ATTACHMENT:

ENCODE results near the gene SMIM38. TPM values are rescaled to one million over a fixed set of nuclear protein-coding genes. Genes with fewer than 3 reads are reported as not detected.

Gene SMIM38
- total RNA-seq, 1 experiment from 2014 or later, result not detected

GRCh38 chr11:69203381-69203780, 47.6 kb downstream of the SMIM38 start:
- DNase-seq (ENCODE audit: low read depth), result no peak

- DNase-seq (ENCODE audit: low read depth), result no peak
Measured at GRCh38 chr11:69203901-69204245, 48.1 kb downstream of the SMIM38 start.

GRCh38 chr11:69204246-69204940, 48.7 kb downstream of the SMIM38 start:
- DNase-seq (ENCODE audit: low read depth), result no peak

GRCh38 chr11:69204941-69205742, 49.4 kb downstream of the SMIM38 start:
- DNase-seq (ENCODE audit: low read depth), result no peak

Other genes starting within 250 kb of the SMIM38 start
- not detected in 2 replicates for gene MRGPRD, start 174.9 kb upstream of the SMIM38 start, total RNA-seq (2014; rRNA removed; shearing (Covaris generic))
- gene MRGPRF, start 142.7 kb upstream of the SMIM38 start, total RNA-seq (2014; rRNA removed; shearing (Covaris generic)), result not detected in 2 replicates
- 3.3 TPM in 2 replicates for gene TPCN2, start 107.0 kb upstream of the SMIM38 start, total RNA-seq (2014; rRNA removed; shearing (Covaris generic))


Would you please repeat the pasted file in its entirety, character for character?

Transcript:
ENCODE results near the gene SMIM38. TPM values are rescaled to one million over a fixed set of nuclear protein-coding genes. Genes with fewer than 3 reads are reported as not detected.

Gene SMIM38
- total RNA-seq, 1 experiment from 2014 or later, result not detected

GRCh38 chr11:69203381-69203780, 47.6 kb downstream of the SMIM38 start:
- DNase-seq (ENCODE audit: low read depth), result no peak

- DNase-seq (ENCODE audit: low read depth), result no peak
Measured at GRCh38 chr11:69203901-69204245, 48.1 kb downstream of the SMIM38 start.

GRCh38 chr11:69204246-69204940, 48.7 kb downstream of the SMIM38 start:
- DNase-seq (ENCODE audit: low read depth), result no peak

GRCh38 chr11:69204941-69205742, 49.4 kb downstream of the SMIM38 start:
- DNase-seq (ENCODE audit: low read depth), result no peak

Other genes starting within 250 kb of the SMIM38 start
- not detected in 2 replicates for gene MRGPRD, start 174.9 kb upstream of the SMIM38 start, total RNA-seq (2014; rRNA removed; shearing (Covaris generic))
- gene MRGPRF, start 142.7 kb upstream of the SMIM38 start, total RNA-seq (2014; rRNA removed; shearing (Covaris generic)), result not detected in 2 replicates
- 3.3 TPM in 2 replicates for gene TPCN2, start 107.0 kb upstream of the SMIM38 start, total RNA-seq (2014; rRNA removed; shearing (Covaris generic))